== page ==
From the moment that we saw Kasuga’s family in the first episode of Flowers of Evil, I had a feeling that the director had a trick up his sleeve. Throughout the series, as Kasuga descended into perversion alongside Nakamura, his parents formed the series’s unassailable bedrock. Kasuga’s mother: “are you okay? Kasuga?” Kasuga’s father: “leave him alone, all adolescents are like this. he’ll get better.” Kasuga may be a repressed, elitist middle schooler, Saeki may be a caged, incredibly naive middle schooler who may be equally repressed, and Nakamura may be either a monster in human flesh or a girl desperately seeking for somebody else who sees the world the way she does. These characters are all relatable, their misadventures sting because they are horribly familiar, but Kasuga’s mother remains in Kasuga’s house as the one individual in this show who is sane, who will care for Kasuga no matter what, who is not a deviant or a middle schooler but instead a mature adult.
At the end of this episode, Kasuga’s mother discovers that her son is the one who stole Saeki’s gym clothes and defaced his classroom. Her first reaction is confusion and even anger, grabbing after her son as he runs screaming down the stairs and into the late afternoon. But when Kasuga is lost and alone, deciding to bike into the mountains with Nakamura and to escape the drudgery of his hometown, he sees his mother biking through the town, anxiously crying out for her son. Kasuga may have done what even he believes to be a terrible thing, an almost unforgivable thing. We do not know if Kasuga’s mother has forgiven her son for doing this. But it is very clear that despite everything, Kasuga’s mother still cares about him, will scour the town searching for him because she loves him no matter what he’s done. All Kasuga has to do is call out and say “I’M HERE” and his mother will come and may punish him, may shout at him, but will not abandon him. But Kasuga says nothing, and as he heads out towards the mountains on his bicycle with Nakamura in tow he does so with the knowledge that he is escaping the cage. That there is nowhere left for him to go but out, no-one left to bid him goodbye. Even if this is absolutely not true.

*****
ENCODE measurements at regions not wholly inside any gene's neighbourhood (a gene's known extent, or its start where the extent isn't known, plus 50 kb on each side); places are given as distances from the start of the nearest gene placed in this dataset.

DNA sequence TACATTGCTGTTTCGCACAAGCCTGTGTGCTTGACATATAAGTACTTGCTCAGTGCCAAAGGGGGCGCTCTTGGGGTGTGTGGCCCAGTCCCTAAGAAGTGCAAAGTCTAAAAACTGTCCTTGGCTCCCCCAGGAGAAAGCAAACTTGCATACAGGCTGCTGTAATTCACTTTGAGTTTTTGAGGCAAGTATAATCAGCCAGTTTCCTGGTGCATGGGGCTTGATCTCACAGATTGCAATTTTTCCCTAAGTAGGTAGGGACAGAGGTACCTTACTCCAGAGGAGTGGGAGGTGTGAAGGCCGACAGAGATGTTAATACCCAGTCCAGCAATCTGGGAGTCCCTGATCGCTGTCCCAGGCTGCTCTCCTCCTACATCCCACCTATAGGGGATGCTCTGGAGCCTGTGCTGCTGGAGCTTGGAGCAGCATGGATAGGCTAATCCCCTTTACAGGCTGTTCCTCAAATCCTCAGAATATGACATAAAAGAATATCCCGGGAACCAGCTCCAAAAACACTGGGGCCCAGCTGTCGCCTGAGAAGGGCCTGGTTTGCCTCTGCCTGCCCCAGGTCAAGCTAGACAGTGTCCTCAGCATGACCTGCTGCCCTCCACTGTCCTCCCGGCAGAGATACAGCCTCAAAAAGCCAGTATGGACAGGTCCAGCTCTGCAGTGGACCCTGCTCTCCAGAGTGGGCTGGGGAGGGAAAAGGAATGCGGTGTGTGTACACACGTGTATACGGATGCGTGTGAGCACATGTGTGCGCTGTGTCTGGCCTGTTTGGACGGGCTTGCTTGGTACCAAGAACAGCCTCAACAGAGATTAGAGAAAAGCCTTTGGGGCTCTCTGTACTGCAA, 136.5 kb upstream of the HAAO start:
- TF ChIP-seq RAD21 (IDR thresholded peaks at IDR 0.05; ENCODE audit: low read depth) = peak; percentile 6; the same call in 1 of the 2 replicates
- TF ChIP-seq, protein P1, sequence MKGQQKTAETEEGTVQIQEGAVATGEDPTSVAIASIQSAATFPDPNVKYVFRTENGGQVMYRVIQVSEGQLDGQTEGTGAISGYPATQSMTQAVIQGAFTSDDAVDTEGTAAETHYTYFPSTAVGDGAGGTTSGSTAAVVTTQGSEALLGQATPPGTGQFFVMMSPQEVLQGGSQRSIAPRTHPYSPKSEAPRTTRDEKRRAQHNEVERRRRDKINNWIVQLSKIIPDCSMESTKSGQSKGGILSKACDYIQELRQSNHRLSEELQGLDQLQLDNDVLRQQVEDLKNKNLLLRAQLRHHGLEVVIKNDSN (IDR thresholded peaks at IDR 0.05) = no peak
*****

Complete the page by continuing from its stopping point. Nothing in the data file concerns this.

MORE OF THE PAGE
The truth is, Kasuga’s actions have consequences. For the most part though, this matters less than you’d think. Saeki is so bewildered by her own feelings that she has no problem with Kasuga stealing her gym clothes. The other students are so caught up in the mundanity of day-to-day life that as far as Kasuga knows, they could not possibly understand how he or Nakamura or even Saeki feel. The town rusts, signs and gates breaking into little pieces day by day, and it’s all that Kasuga and Nakamura can do to rage against it, burn down the world and escape from the ashes to something else. But what Kasuga does not understand, perhaps will not understand for years, is that his mother does care about him, will care about him and will be hurt with every action he takes. Every time Kasuga’s mother is hurt, the viewer is hurt too, because we may not identify with her in the same way as we do with Kasuga or Nakamura or Saeki but in the face of the immaturity of all these three we see a decent and well-meaning person suffer for no reason of her own.
Let it be known from this point on that though many have complained about everything from the pacing to the music to the animation, Nagahama’s adaptation of Flowers of Evil is nothing if not deliberate. Every element of the series is there for a reason, from the frequent repetition to the apparently glacial pace to the atmospheric sound design, and Kasuga’s parents are just one more piece on the board. A rhetorical fleurish, if you will, to the creator’s grand thesis of perversion, freedom and punishment. Kasuga risks subjecting his parents to torture by anxiety, but is so caught up in his own self-loathing and desire to escape that he is totally unaware of the risks. Transcendence engenders blindness engenders transcendence. I don’t know whether Nagahama plans to follow the manga’s plot as far as he can or to end the series on his own terms, but either way this is going to be a wild ride from which no-one, including the viewer, will remain unscathed.